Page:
(Above photo: Dr. Zachary Laksman and Dr. Stephanie Protze working in the lab together.)
Based on research started in Dr. Gordon Keller’s lab at the McEwen Centre for Regenerative Medicine, a team of scientists has achieved a world’s first: developing a human atrial fibrillation (AF) disease model in a petri dish. At the McEwen Centre, Dr. Keller and his team have the unique ability to produce a number of the specific heart cells from stem cells that make up the human heart, including atrial cells.
This research project is one of the initiatives undertaken by the International Centre for Cardiovascular Research: a collaboration between the McEwen Centre, the Technion Israel Institute of Technology and the Peter Munk Cardiac Centre.
AF is the most common heart rhythm disorder and greatly increases the risk of stroke and death and, overall, greatly decreases an individual’s quality of life. Unfortunately, current medical therapies are ineffective and can have serious side effects.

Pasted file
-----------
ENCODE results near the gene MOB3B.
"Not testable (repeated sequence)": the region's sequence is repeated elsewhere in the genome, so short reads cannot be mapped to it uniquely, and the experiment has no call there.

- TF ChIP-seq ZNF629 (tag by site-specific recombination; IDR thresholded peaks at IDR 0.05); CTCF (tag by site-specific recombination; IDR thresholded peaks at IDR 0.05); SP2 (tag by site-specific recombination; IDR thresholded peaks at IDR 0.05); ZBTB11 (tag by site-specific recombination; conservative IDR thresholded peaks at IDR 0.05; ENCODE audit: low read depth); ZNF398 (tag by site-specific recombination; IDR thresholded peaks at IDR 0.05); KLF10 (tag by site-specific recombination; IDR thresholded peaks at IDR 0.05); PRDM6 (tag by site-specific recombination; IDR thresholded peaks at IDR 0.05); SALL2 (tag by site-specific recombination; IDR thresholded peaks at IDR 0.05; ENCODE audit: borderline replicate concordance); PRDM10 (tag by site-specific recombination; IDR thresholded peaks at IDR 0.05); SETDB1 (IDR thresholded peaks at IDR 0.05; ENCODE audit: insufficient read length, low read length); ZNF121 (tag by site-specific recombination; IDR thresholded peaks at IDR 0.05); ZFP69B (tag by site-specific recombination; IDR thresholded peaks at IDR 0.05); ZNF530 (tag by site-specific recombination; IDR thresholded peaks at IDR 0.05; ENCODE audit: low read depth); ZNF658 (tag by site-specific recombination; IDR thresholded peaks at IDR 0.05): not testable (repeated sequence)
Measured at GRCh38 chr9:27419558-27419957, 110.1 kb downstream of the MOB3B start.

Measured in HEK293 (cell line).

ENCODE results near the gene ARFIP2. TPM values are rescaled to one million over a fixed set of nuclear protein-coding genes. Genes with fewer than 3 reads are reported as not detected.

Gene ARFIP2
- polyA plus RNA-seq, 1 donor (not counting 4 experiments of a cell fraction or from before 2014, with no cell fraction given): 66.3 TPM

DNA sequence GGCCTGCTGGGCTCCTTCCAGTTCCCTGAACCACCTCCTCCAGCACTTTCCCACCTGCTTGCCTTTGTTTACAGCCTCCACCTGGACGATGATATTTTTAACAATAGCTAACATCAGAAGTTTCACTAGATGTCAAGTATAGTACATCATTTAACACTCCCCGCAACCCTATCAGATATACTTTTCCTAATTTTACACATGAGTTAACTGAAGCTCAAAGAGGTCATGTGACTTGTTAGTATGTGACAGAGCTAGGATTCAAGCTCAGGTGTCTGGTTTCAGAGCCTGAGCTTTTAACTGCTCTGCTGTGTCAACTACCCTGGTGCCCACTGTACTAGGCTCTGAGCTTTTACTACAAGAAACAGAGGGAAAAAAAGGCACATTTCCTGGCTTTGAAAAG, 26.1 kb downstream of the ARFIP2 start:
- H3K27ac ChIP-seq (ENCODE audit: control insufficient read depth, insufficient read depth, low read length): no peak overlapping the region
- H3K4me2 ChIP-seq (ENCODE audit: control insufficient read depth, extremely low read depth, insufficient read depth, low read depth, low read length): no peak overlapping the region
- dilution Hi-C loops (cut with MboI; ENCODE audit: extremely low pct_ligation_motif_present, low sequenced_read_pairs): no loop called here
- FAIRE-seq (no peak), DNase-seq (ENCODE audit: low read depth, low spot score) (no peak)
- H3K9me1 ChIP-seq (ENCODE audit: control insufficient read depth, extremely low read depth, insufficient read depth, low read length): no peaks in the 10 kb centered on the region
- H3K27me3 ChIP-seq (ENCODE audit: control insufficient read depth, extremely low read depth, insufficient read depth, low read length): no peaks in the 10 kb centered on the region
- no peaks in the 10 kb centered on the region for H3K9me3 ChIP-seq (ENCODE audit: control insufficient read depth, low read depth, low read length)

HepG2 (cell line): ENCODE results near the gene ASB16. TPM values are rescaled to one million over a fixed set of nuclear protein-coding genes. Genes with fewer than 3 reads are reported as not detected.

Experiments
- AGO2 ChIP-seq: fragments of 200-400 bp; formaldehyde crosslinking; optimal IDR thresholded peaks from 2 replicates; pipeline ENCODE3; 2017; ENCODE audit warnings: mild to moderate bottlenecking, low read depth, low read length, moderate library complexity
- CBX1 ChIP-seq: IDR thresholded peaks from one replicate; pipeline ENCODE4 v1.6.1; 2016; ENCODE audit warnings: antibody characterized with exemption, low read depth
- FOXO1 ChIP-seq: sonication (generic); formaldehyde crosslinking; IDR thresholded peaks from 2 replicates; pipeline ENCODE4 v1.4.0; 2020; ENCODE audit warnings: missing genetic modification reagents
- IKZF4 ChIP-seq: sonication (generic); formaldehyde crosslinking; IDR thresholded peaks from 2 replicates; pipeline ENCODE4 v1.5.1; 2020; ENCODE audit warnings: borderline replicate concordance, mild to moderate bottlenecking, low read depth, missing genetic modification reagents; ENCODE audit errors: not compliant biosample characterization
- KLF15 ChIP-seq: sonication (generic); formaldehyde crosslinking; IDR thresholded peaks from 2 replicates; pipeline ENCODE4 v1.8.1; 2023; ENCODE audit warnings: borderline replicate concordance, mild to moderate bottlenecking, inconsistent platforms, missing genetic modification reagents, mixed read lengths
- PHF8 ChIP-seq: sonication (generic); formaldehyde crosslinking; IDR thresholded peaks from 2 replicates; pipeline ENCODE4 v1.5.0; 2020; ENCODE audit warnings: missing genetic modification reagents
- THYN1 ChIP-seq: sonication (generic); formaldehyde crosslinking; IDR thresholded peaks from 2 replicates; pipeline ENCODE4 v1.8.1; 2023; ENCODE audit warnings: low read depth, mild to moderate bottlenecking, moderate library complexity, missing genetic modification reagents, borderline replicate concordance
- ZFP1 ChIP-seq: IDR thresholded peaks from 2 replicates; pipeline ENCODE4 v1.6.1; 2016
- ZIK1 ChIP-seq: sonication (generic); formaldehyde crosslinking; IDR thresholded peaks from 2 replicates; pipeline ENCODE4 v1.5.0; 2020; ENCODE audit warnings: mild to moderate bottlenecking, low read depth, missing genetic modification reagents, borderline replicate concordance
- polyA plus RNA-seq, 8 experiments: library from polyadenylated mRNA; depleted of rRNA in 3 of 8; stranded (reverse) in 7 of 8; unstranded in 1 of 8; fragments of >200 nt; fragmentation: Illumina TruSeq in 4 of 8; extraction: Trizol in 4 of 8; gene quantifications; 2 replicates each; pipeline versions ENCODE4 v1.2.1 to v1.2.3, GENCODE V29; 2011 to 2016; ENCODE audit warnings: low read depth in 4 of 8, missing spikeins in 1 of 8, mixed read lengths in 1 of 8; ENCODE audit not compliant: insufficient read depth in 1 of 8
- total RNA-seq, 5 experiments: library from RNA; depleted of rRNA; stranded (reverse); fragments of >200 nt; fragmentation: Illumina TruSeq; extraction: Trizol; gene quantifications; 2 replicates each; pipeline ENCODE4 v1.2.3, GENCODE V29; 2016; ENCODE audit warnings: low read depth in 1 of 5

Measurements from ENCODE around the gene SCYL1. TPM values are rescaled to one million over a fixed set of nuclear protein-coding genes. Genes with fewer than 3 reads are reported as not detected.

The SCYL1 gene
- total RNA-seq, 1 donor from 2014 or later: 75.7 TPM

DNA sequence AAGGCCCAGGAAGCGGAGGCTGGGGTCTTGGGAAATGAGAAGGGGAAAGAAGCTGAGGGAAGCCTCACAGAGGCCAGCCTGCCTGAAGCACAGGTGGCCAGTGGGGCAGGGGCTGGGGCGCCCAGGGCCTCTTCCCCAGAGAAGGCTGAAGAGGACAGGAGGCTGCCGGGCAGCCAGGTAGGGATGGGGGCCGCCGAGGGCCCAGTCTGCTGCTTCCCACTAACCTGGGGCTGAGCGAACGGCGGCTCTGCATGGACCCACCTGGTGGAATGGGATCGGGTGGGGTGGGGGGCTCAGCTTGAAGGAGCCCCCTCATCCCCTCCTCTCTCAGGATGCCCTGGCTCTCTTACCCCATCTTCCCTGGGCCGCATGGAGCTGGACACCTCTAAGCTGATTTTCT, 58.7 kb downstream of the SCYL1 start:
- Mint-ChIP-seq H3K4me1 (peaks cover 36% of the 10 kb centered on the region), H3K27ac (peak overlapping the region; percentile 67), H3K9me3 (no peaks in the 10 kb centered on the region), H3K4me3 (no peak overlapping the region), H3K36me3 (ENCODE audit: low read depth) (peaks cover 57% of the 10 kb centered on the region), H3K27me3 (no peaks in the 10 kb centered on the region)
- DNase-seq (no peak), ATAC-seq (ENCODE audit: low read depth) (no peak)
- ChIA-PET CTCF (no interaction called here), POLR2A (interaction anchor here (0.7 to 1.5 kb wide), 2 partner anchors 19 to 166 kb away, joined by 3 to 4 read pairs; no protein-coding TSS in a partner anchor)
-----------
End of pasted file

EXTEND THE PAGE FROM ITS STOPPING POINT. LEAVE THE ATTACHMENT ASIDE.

Publishing the team’s findings online in Scientific Reports (a subjournal of Nature) last week, lead author Dr. Zachary Laksman, a former Joyce Mason Fellow in Cardiac Regenerative Medicine in Dr. Keller’s lab, now an Assistant Professor in the Division of Cardiology at the University of British Columbia, explained how they were able to generate human atrial tissue that could reproduce both normal and abnormal heart rhythms, similar to that observed in people. This human AF disease model in a petri dish was then used to test for the safety and efficacy of rhythm controlling drugs using advanced optical mapping techniques.
“This innovation has the potential to alter the landscape of treatment for patients with AF by allowing scientists to learn more about the disease, help them develop novel therapies, and generate personalized human models of AF that can translate into precision and tailored medicine for patients,” says Dr. Barry Rubin, Program Medical Director of the Peter Munk Cardiac Centre.
Collaborators of Dr. Laksman include: Dr. Keller, Dr. Stephanie Protze (the current Joyce Mason Fellow working in Dr. Keller’s lab), Dr. Lior Gepstein from the Technion Institute in Haifa, Israel and Dr. Peter Backx, a Peter Munk Cardiac Centre scientist, among several others.